As a construct of my generation, the hipster must also be affected by and affecting the forces of globalization and the post-modern condition (Harvey 1989). So what do international students perspectives on the hipster reveal about our generation, our social concerns, and our place in a world so often defined by the seemingly undefinable and inescapable forces of post-modernism and globalization? Despite the generalized use of hipster in American youth culture, and the supposed globalizing of American culture, the international participants in my study highlighted the local boundaries of subculture. Some of the basic signs and symbols of hipster do not change across cultures; however, the distinctly American (or at most American-European) concepts and consequences of identity which are essential to hipster, like individualism, race, and class, cannot transfer across cultures homogeneously.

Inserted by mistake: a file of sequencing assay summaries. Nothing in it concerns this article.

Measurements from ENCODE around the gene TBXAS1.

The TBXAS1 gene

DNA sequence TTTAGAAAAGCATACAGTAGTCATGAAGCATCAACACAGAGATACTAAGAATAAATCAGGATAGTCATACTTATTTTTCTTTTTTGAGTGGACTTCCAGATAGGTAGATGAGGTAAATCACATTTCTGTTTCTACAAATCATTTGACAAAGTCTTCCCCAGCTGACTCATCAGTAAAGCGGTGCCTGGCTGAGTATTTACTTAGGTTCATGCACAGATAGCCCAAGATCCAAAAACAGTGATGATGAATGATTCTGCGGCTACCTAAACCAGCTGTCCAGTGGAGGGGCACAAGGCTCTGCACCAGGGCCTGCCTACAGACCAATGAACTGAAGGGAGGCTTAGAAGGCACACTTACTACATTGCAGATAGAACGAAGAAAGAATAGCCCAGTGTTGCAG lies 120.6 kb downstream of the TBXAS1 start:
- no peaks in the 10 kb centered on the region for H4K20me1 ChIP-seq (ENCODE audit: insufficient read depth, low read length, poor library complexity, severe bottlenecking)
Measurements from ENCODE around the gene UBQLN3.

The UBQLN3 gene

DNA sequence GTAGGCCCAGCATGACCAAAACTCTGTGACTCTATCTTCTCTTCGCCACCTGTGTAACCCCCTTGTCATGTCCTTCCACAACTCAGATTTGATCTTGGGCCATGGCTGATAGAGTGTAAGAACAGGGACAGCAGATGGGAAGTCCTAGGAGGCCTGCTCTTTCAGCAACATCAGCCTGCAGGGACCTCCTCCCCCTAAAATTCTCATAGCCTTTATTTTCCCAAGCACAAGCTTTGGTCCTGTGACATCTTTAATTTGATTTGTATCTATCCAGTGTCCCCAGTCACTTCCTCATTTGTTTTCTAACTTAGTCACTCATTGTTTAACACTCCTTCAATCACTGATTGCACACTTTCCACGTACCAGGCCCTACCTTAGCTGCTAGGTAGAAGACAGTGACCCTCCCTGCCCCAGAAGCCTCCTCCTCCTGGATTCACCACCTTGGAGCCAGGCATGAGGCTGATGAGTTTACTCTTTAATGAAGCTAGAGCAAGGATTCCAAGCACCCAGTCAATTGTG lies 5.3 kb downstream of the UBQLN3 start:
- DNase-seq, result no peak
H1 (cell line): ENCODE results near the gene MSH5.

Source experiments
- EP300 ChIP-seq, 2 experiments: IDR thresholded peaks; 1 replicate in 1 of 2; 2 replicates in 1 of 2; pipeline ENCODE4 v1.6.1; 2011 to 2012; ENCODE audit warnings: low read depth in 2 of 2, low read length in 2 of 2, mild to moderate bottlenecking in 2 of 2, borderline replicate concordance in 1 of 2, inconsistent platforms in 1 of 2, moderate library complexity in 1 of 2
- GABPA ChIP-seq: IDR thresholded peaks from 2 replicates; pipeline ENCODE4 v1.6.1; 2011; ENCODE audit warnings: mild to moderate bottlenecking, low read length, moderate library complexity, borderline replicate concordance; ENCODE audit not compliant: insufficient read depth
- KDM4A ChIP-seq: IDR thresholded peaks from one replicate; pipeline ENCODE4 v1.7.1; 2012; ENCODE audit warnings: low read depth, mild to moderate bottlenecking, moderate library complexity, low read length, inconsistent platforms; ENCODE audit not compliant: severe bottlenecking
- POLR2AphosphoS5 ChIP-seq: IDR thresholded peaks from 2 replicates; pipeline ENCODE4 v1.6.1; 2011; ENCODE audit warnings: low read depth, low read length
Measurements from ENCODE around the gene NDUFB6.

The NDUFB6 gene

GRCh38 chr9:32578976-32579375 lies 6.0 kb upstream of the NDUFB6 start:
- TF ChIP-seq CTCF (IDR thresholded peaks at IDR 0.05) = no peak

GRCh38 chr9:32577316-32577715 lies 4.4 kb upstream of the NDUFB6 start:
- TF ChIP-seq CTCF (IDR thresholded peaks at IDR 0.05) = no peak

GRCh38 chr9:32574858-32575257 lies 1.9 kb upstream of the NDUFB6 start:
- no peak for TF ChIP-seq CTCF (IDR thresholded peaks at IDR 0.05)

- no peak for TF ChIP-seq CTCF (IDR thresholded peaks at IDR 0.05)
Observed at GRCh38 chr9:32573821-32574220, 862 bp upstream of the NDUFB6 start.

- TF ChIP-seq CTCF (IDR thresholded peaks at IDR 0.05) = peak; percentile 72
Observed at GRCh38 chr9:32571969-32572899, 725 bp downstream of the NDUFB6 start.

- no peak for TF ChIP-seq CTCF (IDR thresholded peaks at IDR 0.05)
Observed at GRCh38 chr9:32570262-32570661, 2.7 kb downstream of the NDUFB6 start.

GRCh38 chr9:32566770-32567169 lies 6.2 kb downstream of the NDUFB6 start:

2012 Doing Scene: Identity, Space and the International Accomplishment of Youth Culture. Journal of Contemporary Ethnography (41): 695-716.
2010 What Was the Hipster? New York Magazine: News & Politics, October 24. Accessed March 10, 2014. http://nymag.com/news/features/69129/.
1989 Time-Space compression and the Postmodern Condition. In The Condition of Postmodernity, by David Harvey. Pp. 285-307. Oxford: Blackwell.
2007 Why the Hipster Must Die: A Modest Proposal to Save New York Cool. Timeout New York., May 30. Accessed February 3, 2014. http://www.timeout.com/newyork/things-to-do/why-the-hipster-must-die.
2008 Who's a Hipster? Huffington Post: Style. August, 8. Accessed March 6, 2014. http://www.huffingtonpost.com/julia-plevin/whos-a-hipster_b_117383.html.